When To Call A Professional
Call your doctor immediately if you notice blood in your urine or semen, or if your urination is painful, uncomfortable or abnormal in any way.
If you are age 50 or older, speak with your doctor about the pros and cons of prostate cancer screening. Some experts believe that screening is the best way to prevent death and disability form prostate cancer. However, other experts worry that screening may cause more harm than good because some men will get side effects from treatment they may not have needed. Your doctor should be able to help you decide whether regular digital rectal exams and PSA testing makes sense for you.
If you decide to get screened, your doctor probably will perform a prostate exam and check your PSA level every one to two years beginning at age 50. Screening should start at age 45 for African-American men and men who have a family history of prostate cancer. Ongoing research may help to clarify some of the controversies in prostate cancer screening within the next decade.
The prognosis usually is excellent. About 80% to 90% of men with localized cancer are cured. Prostate cancer rarely is cured once it has spread, but many men survive for years or even decades after being diagnosed. In fact, many more men die from other causes while they have prostate cancer than die as a result of the cancer.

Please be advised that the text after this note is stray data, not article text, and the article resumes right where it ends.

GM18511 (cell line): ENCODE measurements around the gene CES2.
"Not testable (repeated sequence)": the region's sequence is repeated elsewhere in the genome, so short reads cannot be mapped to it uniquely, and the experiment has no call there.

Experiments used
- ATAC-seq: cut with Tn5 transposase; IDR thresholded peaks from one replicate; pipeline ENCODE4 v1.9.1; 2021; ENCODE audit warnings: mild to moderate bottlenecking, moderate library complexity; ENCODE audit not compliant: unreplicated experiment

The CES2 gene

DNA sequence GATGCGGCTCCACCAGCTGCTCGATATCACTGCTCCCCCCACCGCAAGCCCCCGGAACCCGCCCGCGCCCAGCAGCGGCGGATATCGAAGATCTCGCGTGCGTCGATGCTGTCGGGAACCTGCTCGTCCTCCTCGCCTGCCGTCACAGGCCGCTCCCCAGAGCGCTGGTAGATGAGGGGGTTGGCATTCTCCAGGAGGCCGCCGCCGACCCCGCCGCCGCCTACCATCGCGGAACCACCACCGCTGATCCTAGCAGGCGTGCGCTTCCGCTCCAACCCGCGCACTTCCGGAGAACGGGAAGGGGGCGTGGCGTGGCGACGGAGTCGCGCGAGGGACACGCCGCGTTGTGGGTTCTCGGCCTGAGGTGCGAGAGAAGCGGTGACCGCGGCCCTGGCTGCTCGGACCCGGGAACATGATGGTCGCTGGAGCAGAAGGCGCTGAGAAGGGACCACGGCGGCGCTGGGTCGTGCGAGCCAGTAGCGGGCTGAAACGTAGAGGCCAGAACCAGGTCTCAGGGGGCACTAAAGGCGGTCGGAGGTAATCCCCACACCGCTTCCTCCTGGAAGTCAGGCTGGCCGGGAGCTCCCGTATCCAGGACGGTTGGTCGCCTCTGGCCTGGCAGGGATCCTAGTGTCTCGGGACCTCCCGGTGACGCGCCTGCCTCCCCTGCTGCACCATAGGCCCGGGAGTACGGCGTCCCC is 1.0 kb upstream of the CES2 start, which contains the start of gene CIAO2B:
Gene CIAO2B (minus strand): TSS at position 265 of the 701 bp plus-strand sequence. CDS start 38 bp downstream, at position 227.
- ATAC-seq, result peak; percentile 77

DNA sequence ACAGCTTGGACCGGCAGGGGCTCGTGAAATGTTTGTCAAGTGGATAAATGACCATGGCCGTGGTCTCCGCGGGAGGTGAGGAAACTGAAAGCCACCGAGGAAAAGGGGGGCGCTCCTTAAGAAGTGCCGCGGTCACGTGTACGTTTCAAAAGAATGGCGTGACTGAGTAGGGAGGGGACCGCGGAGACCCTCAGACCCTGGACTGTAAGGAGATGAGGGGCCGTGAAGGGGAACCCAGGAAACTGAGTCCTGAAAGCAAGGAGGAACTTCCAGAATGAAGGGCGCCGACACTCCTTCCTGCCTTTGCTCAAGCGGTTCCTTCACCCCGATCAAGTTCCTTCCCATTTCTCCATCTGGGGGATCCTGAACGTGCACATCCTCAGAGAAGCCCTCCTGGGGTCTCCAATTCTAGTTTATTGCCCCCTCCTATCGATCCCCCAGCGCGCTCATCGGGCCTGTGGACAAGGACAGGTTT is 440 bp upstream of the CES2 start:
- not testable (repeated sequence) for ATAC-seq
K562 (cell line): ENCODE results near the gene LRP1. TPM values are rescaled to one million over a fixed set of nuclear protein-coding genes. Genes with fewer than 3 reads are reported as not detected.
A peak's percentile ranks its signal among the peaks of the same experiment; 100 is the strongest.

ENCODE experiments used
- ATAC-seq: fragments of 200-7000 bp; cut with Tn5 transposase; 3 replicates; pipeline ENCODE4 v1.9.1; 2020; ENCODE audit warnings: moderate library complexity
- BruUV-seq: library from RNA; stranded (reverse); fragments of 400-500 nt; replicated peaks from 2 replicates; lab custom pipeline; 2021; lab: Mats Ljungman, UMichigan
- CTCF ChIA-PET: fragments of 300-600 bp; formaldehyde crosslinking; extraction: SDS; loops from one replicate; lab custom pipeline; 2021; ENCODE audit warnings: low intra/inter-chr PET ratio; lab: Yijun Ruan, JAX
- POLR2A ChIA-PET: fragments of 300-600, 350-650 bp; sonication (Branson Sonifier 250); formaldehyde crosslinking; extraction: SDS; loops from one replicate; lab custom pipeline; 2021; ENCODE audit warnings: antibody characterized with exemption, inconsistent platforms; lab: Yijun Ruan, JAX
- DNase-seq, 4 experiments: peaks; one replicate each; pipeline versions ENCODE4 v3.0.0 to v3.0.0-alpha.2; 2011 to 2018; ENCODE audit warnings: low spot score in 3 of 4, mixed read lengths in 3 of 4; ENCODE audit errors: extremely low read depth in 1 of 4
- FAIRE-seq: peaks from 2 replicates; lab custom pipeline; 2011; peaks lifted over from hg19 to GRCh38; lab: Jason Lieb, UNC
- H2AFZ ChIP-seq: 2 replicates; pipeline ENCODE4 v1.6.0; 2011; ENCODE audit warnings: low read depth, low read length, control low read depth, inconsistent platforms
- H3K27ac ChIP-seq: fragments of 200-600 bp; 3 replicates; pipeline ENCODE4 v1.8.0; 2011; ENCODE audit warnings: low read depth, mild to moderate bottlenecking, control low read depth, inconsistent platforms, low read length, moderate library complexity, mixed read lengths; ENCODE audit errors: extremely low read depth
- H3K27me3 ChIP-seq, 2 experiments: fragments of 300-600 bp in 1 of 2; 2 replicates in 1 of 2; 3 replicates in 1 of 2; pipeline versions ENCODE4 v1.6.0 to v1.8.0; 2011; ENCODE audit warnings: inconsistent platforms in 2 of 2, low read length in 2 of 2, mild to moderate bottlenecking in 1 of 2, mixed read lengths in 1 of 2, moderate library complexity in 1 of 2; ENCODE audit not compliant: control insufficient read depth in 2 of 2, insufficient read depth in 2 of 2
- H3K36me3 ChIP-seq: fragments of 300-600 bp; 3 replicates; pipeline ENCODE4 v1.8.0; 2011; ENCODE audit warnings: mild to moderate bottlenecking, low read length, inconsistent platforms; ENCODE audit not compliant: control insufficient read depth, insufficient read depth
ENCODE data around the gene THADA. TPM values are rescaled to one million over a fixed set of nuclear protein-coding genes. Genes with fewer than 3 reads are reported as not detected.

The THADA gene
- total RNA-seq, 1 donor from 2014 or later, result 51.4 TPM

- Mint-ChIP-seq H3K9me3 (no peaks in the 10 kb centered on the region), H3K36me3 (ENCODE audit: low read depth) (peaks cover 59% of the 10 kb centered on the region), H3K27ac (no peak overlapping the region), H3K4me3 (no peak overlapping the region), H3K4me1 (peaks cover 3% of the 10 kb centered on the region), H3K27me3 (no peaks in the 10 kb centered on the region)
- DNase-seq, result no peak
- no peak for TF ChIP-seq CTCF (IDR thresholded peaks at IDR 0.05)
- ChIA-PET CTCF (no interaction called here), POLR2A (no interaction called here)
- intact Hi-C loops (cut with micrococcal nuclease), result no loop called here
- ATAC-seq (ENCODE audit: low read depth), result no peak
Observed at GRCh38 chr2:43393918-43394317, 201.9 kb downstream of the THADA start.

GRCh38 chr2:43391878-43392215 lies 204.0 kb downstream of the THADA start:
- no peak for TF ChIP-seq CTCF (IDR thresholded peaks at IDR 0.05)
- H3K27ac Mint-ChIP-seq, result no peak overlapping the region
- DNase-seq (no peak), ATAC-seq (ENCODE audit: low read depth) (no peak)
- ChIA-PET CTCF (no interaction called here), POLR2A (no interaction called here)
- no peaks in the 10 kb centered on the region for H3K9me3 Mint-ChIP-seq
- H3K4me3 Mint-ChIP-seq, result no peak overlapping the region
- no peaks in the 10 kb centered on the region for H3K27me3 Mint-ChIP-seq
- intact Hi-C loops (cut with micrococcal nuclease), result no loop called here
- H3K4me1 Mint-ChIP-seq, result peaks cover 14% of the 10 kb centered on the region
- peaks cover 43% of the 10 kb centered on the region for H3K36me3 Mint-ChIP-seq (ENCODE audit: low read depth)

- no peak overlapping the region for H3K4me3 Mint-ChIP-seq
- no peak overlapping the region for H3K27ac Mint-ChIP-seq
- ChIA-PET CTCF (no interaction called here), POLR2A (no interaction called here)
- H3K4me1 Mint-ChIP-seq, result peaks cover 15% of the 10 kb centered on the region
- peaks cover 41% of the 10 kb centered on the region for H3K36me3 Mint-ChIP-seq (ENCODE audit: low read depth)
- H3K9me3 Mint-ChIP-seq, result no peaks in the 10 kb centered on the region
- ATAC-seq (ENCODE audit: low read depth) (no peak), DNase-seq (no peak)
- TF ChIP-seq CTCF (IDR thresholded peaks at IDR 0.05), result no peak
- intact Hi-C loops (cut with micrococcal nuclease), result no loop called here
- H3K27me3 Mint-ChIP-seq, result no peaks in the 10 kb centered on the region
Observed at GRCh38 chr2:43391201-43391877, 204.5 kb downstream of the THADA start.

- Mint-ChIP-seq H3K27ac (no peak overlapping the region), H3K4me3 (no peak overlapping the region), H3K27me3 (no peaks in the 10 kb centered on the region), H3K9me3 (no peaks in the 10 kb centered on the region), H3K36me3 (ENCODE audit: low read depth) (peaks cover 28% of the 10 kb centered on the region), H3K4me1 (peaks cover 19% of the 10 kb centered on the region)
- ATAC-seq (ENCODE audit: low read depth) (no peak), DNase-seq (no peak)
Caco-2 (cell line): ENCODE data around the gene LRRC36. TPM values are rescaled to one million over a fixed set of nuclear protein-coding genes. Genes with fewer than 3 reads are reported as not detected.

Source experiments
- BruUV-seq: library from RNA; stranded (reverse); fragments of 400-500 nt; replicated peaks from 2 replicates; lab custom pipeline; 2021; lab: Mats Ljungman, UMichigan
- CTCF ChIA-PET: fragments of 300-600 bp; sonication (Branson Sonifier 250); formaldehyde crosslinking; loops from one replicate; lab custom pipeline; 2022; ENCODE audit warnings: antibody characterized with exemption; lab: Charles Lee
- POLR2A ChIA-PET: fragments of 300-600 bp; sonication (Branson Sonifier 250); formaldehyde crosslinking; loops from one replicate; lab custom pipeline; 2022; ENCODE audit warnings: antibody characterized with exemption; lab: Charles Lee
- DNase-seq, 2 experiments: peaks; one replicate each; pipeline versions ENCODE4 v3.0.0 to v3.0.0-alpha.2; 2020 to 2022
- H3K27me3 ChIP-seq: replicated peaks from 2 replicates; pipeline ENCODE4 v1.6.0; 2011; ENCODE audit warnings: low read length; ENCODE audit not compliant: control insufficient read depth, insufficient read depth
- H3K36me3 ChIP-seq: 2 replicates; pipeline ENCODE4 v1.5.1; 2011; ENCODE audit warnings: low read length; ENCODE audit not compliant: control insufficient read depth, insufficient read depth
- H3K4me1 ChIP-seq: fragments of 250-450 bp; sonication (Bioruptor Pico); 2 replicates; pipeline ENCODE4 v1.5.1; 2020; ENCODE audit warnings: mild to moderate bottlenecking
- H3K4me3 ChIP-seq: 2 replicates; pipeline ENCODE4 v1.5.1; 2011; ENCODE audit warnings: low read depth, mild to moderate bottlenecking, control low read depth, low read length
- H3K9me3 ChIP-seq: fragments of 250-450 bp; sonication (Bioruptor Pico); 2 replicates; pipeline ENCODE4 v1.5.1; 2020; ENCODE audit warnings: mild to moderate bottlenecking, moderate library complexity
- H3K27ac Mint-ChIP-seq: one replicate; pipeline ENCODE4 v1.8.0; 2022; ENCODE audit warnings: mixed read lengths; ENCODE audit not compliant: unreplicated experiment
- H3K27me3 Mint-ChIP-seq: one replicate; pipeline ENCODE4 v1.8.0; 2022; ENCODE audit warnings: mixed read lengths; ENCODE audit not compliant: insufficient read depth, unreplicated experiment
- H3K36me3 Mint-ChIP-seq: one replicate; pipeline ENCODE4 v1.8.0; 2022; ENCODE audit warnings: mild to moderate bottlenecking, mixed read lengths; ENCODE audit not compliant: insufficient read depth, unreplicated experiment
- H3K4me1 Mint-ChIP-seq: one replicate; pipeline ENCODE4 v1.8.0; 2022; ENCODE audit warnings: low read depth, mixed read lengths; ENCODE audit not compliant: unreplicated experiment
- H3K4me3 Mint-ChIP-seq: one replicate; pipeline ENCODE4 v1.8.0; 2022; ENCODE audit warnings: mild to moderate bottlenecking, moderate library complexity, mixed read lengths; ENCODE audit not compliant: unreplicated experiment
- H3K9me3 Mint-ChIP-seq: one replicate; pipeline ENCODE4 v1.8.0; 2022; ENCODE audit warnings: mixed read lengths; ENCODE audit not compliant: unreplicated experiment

National Cancer Institute (NCI) Building 31 Room 10A03 31 Center Dr., MSC 2580 Bethesda, MD 20892-2580 Phone: (301) 435-3848 Toll-Free: (800) 422-6237 http://www.nci.nih.gov/
American Cancer Society (ACS) 1599 Clifton Rd., NE Atlanta, GA 30329-4251 Toll-Free: (800) 227-2345 http://www.cancer.org/
American Urological Association 1000 Corporate Blvd. Linthicum, MD 21090 Phone: (410) 689-3700 Toll-Free (U.S. only): (866) 746-4282 Fax: (410) 689-3800 http://www.urologyhealth.org/
American Foundation for Urologic Disease 1128 North Charles St. Baltimore, MD 21201 Phone: (410) 468-1800 Toll-Free: (800) 242-2383 Fax: (410) 468-1808 http://www.afud.org/